Every Yeshiva College student is required to take an “Intro to Bible” course that offers an overview of Hebrew Scripture and its history. I remember my experience taking that course, which was full of lively discussion and debate as we reexamined the familiar text and its commentaries. These issues touch on sensitive theological matters, which is why it is so important that the course be taught by Orthodox scholars. However, a mature understanding of the Bible requires thinking about many of these issues, especially those that arise within Talmud and traditional commentaries. Read the rest of this entry »
July 28, 2016
by Dov Peretz Elkins of the Jewish Media Review
Moadei HaRav presents a collection of shiurim and lectures (based upon student notes) by Rabbi Joseph B. Soloveitchik on the Jewish festivals, including the High Holidays, Chanukah, Purim, and Passover. Rav Soloveitchik was not only one of the outstanding Talmudists of the 20th century, but was also one of its most creative and seminal Jewish thinkers. Through these shiurim and lectures, along with his own original essays on Jewish laws and rituals, Rabbi Dr. Shlomo H. Pick provides the Rav’s insights and thoughts on the Jewish holidays. An introductory essay analyzes the Rav’s methodology of Talmud analysis.
Rabbi Dr. Shlomo Pick teaches Talmud and Maimonidean thought at Bar-Ilan University’s Ludwig and Erica Jesselson Institute for Advanced Torah Studies in Israel.
July 24, 2016
Who Stole My Religion?
I am a Jew because the faith of Israel [ Judaism]
demands no abdication of my mind.
I am a Jew because the faith of Israel asks every
possible sacrifice of my soul.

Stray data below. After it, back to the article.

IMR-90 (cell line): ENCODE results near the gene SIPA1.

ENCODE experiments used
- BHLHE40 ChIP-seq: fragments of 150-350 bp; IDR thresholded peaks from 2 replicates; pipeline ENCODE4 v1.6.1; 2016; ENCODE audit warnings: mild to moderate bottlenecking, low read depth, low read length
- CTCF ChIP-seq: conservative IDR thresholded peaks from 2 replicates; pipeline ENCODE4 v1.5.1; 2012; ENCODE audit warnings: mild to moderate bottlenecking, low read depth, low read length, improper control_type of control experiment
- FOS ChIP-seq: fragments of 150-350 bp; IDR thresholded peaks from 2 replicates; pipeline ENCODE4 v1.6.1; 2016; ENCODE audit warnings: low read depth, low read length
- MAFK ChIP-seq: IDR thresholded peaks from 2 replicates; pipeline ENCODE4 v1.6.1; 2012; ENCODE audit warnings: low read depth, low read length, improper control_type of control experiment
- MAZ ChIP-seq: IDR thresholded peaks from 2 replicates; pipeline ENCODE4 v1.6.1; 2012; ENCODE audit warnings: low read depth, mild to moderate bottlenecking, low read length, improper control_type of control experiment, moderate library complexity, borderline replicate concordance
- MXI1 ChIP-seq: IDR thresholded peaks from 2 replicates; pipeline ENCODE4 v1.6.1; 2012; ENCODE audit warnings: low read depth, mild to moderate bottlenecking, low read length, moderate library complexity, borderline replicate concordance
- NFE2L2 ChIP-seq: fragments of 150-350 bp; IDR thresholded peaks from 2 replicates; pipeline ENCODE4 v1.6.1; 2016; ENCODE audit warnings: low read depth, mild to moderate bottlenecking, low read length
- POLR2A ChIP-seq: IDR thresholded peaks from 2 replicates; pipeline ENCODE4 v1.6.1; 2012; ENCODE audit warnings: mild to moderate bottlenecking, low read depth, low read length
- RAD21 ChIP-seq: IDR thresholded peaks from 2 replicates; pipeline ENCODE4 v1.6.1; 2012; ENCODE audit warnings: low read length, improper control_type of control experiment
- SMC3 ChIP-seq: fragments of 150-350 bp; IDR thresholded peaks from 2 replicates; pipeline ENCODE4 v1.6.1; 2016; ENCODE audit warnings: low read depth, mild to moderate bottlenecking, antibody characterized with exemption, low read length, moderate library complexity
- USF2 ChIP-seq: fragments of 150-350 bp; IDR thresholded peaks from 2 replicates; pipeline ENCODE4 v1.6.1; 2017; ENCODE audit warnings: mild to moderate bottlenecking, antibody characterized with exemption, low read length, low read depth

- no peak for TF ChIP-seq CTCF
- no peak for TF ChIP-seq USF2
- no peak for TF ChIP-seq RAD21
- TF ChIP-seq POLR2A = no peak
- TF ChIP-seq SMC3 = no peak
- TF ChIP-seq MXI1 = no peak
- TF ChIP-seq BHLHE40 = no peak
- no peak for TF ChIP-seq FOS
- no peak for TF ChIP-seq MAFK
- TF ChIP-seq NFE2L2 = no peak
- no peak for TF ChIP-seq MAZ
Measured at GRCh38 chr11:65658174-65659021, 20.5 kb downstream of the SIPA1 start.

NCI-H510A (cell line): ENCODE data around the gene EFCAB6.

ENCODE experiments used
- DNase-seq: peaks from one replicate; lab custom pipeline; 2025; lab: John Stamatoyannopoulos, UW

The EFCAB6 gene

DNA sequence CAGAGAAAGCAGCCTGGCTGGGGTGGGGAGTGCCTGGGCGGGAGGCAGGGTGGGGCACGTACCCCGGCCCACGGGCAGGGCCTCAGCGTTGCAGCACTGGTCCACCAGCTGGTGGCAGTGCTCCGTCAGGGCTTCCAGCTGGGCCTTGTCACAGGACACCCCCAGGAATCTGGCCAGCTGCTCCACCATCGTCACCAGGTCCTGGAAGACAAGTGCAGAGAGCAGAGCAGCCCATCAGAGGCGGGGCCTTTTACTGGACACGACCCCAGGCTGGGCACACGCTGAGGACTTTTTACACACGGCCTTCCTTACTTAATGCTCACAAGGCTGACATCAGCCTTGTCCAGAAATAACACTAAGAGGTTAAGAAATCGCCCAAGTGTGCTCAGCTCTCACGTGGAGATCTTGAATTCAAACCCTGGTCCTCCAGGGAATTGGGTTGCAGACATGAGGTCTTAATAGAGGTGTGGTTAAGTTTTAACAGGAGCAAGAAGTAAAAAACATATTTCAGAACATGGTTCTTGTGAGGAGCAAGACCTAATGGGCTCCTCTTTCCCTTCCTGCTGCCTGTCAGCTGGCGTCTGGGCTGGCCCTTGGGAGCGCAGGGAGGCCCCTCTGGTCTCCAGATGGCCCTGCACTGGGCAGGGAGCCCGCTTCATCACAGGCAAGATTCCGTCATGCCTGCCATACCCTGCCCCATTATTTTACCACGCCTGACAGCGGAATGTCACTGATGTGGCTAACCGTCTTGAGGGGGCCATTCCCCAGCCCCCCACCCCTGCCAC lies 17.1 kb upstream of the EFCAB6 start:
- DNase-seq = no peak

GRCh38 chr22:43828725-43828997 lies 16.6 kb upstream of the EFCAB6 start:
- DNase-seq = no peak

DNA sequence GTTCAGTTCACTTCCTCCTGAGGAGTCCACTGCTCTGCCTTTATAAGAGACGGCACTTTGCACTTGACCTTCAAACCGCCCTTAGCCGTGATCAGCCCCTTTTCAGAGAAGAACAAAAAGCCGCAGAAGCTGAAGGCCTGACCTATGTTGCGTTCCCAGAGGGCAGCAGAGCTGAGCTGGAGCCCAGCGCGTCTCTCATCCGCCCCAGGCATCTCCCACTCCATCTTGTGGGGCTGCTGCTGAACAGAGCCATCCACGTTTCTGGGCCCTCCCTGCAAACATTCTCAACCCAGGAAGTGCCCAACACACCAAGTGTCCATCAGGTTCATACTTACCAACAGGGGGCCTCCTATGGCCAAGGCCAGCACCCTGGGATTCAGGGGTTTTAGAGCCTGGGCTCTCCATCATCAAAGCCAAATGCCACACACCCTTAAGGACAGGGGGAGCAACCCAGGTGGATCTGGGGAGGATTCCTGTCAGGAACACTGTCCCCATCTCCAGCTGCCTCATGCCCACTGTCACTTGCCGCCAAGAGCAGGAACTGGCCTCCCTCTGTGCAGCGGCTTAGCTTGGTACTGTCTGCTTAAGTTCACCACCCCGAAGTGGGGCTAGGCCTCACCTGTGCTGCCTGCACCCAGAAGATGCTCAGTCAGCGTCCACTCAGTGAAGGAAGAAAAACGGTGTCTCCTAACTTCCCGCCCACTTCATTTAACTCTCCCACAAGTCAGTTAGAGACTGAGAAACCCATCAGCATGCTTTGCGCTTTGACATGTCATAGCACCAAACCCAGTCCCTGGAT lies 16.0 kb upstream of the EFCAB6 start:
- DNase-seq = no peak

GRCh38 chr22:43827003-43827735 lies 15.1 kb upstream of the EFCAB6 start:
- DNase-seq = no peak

I am a Jew because in all places where there are tears
and suffering the Jew weeps.
I am a Jew because in every age when the cry of
despair is heard the Jew hopes.
I am a Jew because the message of Israel is the most
ancient and the most modern.
I am a Jew because Israel’s promise is a universal
I am a Jew because for Israel the world is not finished;
men will complete it.
I am a Jew because for Israel man is not yet fully
created; men are creating him.
I am a Jew because Israel places man and his unity
above nations and above Israel itself.
I am a Jew because above man, image of the divine unity,
Israel places the unity that is divine.
— Edmond Fleg, “Why I Am a Jew”
I fervently believe in the above sentiments and many other
positive aspects about Judaism, and I am proud to be a Jew. Judaism
has wonderful, powerful, and universal messages, and applying them
is essential to move our precious, yet increasingly threatened, planet onto
a sustainable path.
I wrote this book to urge Jews to apply basic Jewish teachings at a time
when they are needed more than ever before to the many tumultuous
crises facing humanity and all of God’s creatures. By encouraging Jews
to apply Judaism’s eternal values to current issues, I hope this book will
help revitalize Judaism and will make Judaism more attractive to many
About My Modern Orthodox Synagogue
I have been a member of Young Israel of Staten Island, a modern Orthodox
synagogue, since 1968, and I have served as Vice President for Youth,
Cultural Director, and co-editor of the synagogue’s newsletter. Over
the years I have seen the dedication of members of my congregation to
Judaism and Jewish issues. The amount they donate to charity is truly
outstanding. The acts of kindness and concern for the well-being of fellow
congregants are also remarkable, and there is always great communal
sharing at occasions of joy and sorrow. There are gemachs that provide
free wedding and other gowns, furniture, centerpieces for celebrations,
and clothing for people who need them, and there is a food pantry. There
is a unique group called Nachas (joy) Unlimited that collects money to
help cover medical expenses for ill children.
Especially commendable are the actions of the voluntary group Hatzolah,
whose members will drop whatever they are doing at a moment’s
notice – whether they are at work, taking part in a Passover seder, or just
relaxing with their families or friends – to respond to medical emergencies.
Many synagogue members make weekly visits to patients in hospitals and
nursing homes. Many of the synagogue’s young attendants work with
great compassion and dedication at special summer camps, taking care
of children with cancer and other health problems.
To continue reading this excerpt, click here.
Who Stole My Religion?, written by Richard H. Schwartz and published by Urim Publications in 2016.
This chapter was excerpted with permission by the author.